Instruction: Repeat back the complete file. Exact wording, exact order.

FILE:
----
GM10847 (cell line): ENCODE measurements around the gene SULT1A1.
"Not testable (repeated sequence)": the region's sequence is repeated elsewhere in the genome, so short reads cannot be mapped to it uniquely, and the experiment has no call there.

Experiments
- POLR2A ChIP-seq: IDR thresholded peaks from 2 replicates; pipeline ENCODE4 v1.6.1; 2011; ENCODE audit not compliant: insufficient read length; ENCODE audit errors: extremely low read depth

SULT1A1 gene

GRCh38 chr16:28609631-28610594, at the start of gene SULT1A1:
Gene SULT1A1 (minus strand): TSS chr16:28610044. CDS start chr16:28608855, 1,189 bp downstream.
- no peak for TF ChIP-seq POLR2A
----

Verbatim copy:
GM10847 (cell line): ENCODE measurements around the gene SULT1A1.
"Not testable (repeated sequence)": the region's sequence is repeated elsewhere in the genome, so short reads cannot be mapped to it uniquely, and the experiment has no call there.

Experiments
- POLR2A ChIP-seq: IDR thresholded peaks from 2 replicates; pipeline ENCODE4 v1.6.1; 2011; ENCODE audit not compliant: insufficient read length; ENCODE audit errors: extremely low read depth

SULT1A1 gene

GRCh38 chr16:28609631-28610594, at the start of gene SULT1A1:
Gene SULT1A1 (minus strand): TSS chr16:28610044. CDS start chr16:28608855, 1,189 bp downstream.
- no peak for TF ChIP-seq POLR2A